The Key to Defeating the Cartel

ASSOCIATED PRESS
A Peruvian military soldier stands guard at his post as his battalion destroys a coca paste production lab.

In 2017, Peru passed Colombia as the largest cocaine producer in the world. The jungle region that includes the borders of Colombia and Peru have premier coca fields (cocaine’s main ingredient). Recently, Colombia has emerged out of their troubles by making peace with the FARCS, leftist guerillas who live in the jungle, engaging in kidnapping and drug dealing. Meanwhile, Peru’s leaders have either ignored or struggled to stop their growing coca production. Peru’s cocaine problem is eerily similar to Colombia’s prior cocaine issues. Thus, Peru’s new president, Pedro Pablo Kuczynski, is deploying similar tricks used by prior Colombian presidents, including the current president, Juan Manuel Santos, to combat his country's cocaine problem. Kuczynski’s new centrist political organization is just what his country needs to combat the cartels. 

Until Kuczynski, Peru was governed by anti-US leaders for nearly a generation. From 1990-2000, Alberto Fujimori, a right-wing populist, refused requests to form an alliance with the United States to combat the growing coca production. Following Fujimori, a centrist, Alejandro Toledo, disregarded the growth in cocaine production, and focused on fixing Peru’s failing education, healthcare, and housing. Toledo failed to fix these issues. When in South America a president fails to fix major quality of life issues, the pink tide of Hugo Chavez like figures usually gain power. Such was the case in Peru, and for the last 10 years, until the 2016 presidential election, socialists controlled Peru.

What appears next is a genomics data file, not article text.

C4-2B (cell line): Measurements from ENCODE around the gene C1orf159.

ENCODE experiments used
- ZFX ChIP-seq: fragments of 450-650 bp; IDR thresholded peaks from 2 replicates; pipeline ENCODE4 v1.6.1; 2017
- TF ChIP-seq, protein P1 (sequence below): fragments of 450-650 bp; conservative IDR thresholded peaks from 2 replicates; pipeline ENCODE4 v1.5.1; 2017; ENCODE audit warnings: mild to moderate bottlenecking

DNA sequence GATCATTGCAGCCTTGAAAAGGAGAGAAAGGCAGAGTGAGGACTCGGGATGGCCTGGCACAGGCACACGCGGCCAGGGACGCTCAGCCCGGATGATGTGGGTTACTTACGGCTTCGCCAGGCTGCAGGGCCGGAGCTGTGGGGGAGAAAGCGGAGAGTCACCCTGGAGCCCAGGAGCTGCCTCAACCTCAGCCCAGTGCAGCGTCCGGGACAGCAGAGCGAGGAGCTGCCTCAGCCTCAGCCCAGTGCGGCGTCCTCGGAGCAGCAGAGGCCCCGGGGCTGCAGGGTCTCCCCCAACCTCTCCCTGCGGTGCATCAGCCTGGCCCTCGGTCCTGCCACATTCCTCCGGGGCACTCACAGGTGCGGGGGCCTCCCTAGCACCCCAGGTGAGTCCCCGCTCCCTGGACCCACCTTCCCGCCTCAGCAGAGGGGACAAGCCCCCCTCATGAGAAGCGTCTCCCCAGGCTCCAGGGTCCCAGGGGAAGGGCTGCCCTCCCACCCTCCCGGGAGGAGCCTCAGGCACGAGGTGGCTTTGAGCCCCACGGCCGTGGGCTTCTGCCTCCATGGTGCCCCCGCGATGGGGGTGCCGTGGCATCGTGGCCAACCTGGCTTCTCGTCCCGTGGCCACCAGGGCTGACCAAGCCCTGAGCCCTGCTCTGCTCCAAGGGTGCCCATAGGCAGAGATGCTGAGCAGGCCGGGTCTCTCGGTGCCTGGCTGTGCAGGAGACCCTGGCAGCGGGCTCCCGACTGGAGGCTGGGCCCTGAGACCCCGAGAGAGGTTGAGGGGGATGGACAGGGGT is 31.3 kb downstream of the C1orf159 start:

In 2016, it was widely assumed that Fujimori’s daughter would be elected president. However, it was revealed in the Panama Papers that her brother had received payments from suspected cartel dealers, in addition to having 100kg of cocaine confiscated from a warehouse that he owned. Kuczynski capitalized on her clear ties to the cartels, and ultimately won the election by half a percentage point. 

In Colombia, the Social Party of National Unity (Party of the U) was formed in 2006, advocating centrist to center left policies. Kuczynski created a similar party in 2014, Peruvians for Change (PPK), albeit it is more of a centrist to center right party. The Party of the U has formed alliances with potential opponents, such as the Liberal party and certain center-right politicians and political organizations. As a result, among the establishment political ideologies, there is less of a potent force that can dismantle the Party of U. Lastly, President Santos of Colombia has built extremely close military relationships with the United States. 

In the early days of President Kuczynski’s term, he has already made indications that he will seek similar political alliances with potential opponents. If Kuczynski wants to combat the drug cartels, he will have to do exactly that. By creating alliances, Kuczynski can root out corruption, ensuring a stable political process and a friendlier business climate. Further, the United States will be even more supportive of Kuczynski if he can institute these reforms (President Trump has already held a meeting with Kuczynski). From there, he can take the fight to the jungles and defeat the drug cartels, setting Peru on a path to success.  

 

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